> I'm pretty sure that I could have eliminated the bulk of the rest as
> well.
> The fact that a large part of this is ARM only, the fact that nobody
> bothered to look at how e.g. IOMMU detection works and whether those
> ioremaps actually can't be reached is hillarious.
> So of these 400 instances are at least 30% ARM specific and those
> cannot be reached on ARM nilly willy either because they are either
> device tree or ACPI enumerated.
> Claiming that it is soo much work to analyze 400 at least to the point:

Please bear in mind that the 400 function list is not complete by any means.
Many drivers define driver-specific wrappers for low-level IO and then use
these wrappers through their code. For the drivers we have audited (like virtIO)
we have manually read the code of each driver, identified these wrapper 
functions (like virtio_cread*) and then added them into the static analyzer
to track the all the invocations of these functions. How do you propose to
repeat this exercise for all the Linux kernel driver/module codebase?

>   - whether they are relevant for x86 and therefore potentially TDX at
>     all
>   - whether they have some form of enumeration or detection which makes
>     the ioremaps unreachable when the trusted BIOS is implemented
>     correctly
> Ijust can laugh at that, really:
>   Two of my engineers have done an inventory of hundreds of cpu hotplug
>   notifier instances in a couple of days some years ago. Ditto for a
>   couple of hundred seqcount and a couple of hundred tasklet usage
>   sites.
> Sure, but it makes more security handwaving and a nice presentation to
> tell people how much unsecure code there is based on half thought out
> static analysis. To do a proper static analysis of this, you really
> have to do a proper brain based analysis first of:
>   1) Which code is relevant for x86
>   2) What are the mechanisms which are used across the X86 relevant
>      driver space to make these ioremap/MSR accesses actually reachable.
> And of course this will not be complete, but this eliminates the vast
> majority of your list. And looking at the remaining ones is not rocket
> science either.
> I can't take that serious at all. Come back when you have a properly
> compiled list of drivers which:
>   1) Can even be built for X86
>   2) Do ioremap/MSR based poking unconditionally.
>   3) Cannot be easily guarded off at the subsystem level

I see two main problems with this approach (in addition to the above fact that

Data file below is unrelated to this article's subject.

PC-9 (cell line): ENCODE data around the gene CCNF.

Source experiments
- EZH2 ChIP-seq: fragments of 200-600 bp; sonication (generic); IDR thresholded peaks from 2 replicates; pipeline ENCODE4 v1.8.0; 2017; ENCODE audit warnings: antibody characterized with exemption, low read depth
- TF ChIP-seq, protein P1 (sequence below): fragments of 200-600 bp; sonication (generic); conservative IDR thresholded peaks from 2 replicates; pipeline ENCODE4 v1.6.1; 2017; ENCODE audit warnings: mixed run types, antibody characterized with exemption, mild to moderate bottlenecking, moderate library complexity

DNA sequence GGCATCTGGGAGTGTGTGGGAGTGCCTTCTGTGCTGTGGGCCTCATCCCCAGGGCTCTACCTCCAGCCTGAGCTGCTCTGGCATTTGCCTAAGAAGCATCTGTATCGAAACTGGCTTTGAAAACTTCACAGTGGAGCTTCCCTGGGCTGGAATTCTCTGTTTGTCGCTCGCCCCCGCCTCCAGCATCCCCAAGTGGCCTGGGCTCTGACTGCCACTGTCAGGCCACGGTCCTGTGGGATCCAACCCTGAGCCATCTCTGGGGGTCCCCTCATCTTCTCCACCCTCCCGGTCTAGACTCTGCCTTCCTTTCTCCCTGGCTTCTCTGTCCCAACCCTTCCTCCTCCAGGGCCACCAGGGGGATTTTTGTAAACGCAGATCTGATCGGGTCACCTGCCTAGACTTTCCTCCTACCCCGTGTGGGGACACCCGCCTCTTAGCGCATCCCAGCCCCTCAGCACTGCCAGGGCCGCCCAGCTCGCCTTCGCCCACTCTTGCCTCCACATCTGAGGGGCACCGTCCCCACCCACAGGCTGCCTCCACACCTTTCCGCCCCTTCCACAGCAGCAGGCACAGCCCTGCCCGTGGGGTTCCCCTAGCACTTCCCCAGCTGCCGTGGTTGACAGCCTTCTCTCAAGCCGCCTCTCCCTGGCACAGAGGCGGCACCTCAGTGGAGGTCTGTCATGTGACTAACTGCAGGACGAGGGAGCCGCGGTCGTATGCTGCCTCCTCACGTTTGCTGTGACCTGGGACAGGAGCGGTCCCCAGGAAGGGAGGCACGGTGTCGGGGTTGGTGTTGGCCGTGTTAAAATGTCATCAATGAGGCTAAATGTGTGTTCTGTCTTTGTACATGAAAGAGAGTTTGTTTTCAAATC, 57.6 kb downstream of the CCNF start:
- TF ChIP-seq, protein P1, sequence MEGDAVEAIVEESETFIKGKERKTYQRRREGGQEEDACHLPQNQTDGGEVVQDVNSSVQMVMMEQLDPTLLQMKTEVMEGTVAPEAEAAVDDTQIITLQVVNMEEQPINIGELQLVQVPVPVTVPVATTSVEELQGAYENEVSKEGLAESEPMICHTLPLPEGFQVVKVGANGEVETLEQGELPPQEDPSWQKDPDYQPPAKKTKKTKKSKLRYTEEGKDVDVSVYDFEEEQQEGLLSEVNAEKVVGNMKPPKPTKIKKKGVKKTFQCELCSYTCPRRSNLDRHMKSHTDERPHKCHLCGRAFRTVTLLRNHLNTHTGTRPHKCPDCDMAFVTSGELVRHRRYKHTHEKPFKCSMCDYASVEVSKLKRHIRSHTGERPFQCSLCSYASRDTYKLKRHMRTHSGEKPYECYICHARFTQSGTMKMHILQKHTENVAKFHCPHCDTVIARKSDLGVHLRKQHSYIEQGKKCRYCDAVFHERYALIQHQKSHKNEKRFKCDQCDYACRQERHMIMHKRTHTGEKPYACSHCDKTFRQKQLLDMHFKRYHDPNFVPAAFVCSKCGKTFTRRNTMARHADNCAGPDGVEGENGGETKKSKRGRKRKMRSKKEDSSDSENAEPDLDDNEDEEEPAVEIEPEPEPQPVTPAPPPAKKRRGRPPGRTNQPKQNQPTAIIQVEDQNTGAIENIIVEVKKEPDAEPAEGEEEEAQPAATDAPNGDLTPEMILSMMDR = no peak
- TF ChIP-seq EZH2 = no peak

we need to spend *a lot of time* building the complete list of such functions first):

1. It is very error prone since it would involve a lot of manual code
audit done by humans. And here each mistake is a potential new CVE for the kernel
in the scope of confidential computing threat model. 

2. It would require a lot of expertise from people who would want to run
a secure protected guest kernel to make sure that their particular setup is secure.
Essentially they would need to completely repeat the hardening exercise from scratch
and verify all the involved code paths to make sure for their build, certain code is 
indeed disabled, guarded at the subsystem level, not reachable because of cupid bits, etc. etc.
Not everyone has resources to do such an analysis (I would say little do), so we will end up
with a lot of unsecure production kernels, because time to market pressure would win over the
security if doing it means so much work. 

Speaking in security terms what you propose is to start from day one analyzing the whole
existing and waste attack surface, fix all the security issues in it manually one by one and then
somewhere in 20 years from now be done with it (or maybe never because there is always
new code coming in, and some would introduce new problems).

What we are proposing is first to try to minimize the attack surface as much as possible with a simple
and well understood set of controls and then spend realistic amount of time securing this minimized
surface. Again, this is not TDX specific attack surface, but generic to any guest kernel that wants to be
secure under confidential cloud computing threat model. So, it is not us who is pushing smth into the
kernel for the sake of TDX, but we seems to be the first ones so far who cares about the whole picture
and not just to provide HW means to run a protected guest. And given that most of the drivers
have never been written with this confidential cloud computing  threat model in mind, it is going to
take time to fix all of them. This really should be a community effort and a long-running task.
Take a look on this paper for example: They have tried to
fuzz just small set of 22 drivers from this attack surface and found 50 security relevant bugs.
And fuzzing is of course no ultimate security testing technique. So, I don't see how without the
drastically reducing the scope of security hardening first we can end up with a secure setup.
And then as the time goes and more people looking into this attack surface, we can (hopefully)
gradually open it up. 

Best Regards,